By far, the most underestimated success factor for any business (idea) is understanding its context. An idea that might work well in a particular time and place might fail spectacularly in another setting or timing. But context is much more than simply testing for ‘product-market-fit’. It is about understanding context in a broader perspective. The same way that architect Eliel Saarinen approached designing things by always considering them in their larger context: “a chair in a room, a room in a house, a house in an environment and an environment in a city plan”.
The bigger context
Businesses like Airbnb and Uber have flourished in the context of an economic downturn. People were looking for ways to make extra money. At a time of full employment and prosperity, why would anyone want to let out a room to strangers, or spend time driving around giving people rides? A critical mass of people willing to offer those services, combined with consumers looking for a cheaper option than conventional hotels and cabs provided the right context for these businesses to succeed.
The right time
Similarly, a few decades ago, businesses around alternative energy were initiatives of a few individuals who may seem visionary now, but were considered as cranks back then. Traditional carbon-based energy was readily available, relatively cheap and (seemed) unproblematic. Even someone with a brilliant idea around renewable energy struggled to turn it into a successful business. Nowadays, with the climate conversation at the top of our agenda, multi-facetted concerns about our dependence on fossil fuel and solar power quickly becoming cheaper than coal-based energy, the context is right.
The right place
It is obviously important to be close to your key markets and customers. Moreover, it’s no coincidence that different sectors tend to form clusters in particular places, like finance in the City of London or tech in Silicon Valley. These are places where industry leaders rub shoulders, fruitfully exchange ideas and benefit in many other ways from proximity to each other, to leading edge research from academia, to abundant capital from investors and to a large talent pool. If you want to make a difference, you have to be prepared to go wherever the action is. Impact simply won’t happen remotely.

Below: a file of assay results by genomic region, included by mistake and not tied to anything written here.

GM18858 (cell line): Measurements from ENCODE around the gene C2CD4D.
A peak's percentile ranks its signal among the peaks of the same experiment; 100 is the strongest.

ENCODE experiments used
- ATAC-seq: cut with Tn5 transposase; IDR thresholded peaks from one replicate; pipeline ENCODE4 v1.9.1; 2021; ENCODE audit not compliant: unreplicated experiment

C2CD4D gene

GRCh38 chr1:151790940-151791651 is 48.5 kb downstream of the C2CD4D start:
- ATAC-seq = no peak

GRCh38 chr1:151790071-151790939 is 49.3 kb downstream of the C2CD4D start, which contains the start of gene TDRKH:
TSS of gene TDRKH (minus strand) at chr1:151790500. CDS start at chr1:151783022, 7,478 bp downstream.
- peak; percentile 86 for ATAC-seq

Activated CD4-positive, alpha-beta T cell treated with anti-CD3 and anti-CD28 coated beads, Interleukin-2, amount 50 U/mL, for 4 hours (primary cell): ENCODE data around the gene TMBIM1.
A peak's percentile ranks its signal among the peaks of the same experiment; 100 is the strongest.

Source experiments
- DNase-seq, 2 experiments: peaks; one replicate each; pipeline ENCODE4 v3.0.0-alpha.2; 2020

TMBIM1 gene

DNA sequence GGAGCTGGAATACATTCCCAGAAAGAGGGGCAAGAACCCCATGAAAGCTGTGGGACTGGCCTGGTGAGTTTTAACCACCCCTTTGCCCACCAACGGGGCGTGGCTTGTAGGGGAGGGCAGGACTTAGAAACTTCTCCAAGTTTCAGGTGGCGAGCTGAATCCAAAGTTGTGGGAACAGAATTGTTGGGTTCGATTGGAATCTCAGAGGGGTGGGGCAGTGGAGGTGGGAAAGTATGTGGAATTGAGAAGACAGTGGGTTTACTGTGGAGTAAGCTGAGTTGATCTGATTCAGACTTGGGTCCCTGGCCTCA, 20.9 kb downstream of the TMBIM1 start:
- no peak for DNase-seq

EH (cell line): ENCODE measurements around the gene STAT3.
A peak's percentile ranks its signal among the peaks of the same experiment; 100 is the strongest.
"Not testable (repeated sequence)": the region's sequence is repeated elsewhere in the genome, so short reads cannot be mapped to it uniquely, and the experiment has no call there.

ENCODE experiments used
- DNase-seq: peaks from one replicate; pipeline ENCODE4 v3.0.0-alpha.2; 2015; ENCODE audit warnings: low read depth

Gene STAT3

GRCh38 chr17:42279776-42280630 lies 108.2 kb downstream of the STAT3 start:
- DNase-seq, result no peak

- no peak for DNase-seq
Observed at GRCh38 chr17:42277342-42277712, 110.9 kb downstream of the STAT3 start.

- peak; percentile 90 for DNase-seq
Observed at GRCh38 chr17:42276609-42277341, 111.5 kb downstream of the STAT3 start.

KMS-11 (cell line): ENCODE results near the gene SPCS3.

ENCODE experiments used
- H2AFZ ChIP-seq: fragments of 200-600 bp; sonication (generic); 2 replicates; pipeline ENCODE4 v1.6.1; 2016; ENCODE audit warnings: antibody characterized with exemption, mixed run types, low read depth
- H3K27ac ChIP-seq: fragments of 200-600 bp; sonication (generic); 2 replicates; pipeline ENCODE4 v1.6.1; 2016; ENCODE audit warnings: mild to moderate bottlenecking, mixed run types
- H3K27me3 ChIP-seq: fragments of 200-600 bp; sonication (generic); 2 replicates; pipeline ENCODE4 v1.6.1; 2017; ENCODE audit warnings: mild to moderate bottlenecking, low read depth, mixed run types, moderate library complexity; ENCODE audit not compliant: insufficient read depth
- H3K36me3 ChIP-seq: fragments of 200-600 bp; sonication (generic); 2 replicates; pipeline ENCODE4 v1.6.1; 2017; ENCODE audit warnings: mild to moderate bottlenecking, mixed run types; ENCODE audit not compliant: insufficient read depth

Are you adding value to your eco-system?
In addition of being in the right place at the right time, it is vital to actively shape your eco-system. It’s not just about opening an office in the right place. It’s about being ‘plugged in’ to a whole system of stakeholders and actively contributing to this eco-system. The more stakeholders benefit from your idea, the more likely it will be realized. It is about growing the pie not competing for the slices. Compare the Apple Newton that Steve Jobs killed after his return to Apple in 1997 to his introduction of the iPhone and its historical success ten years later. Half-baked and unreliable technology versus sophisticated, beautiful and intuitive. Tiny niche versus global market leadership potential. Complex and closed system versus adding unprecedented value for a plethora of developers, software companies and device manufacturers.
So, have you taken an honest look at your business (idea) and truly understood the bigger context? Is the time really ripe for your idea? Or do you simply expect reality to bend to your wishes? Are you in the right place? Or is it just convenient to be where you are? Do you actively contribute to your eco-system? Or are you waiting for others to do the heavy lifting? No matter how good your idea is, it will only succeed in the right context.
P.S.: This post is the second in a series of six blogs covering the key ingredients for a successful business. Stay tuned for the others to follow over the coming weeks! You can find links to the published blogs below: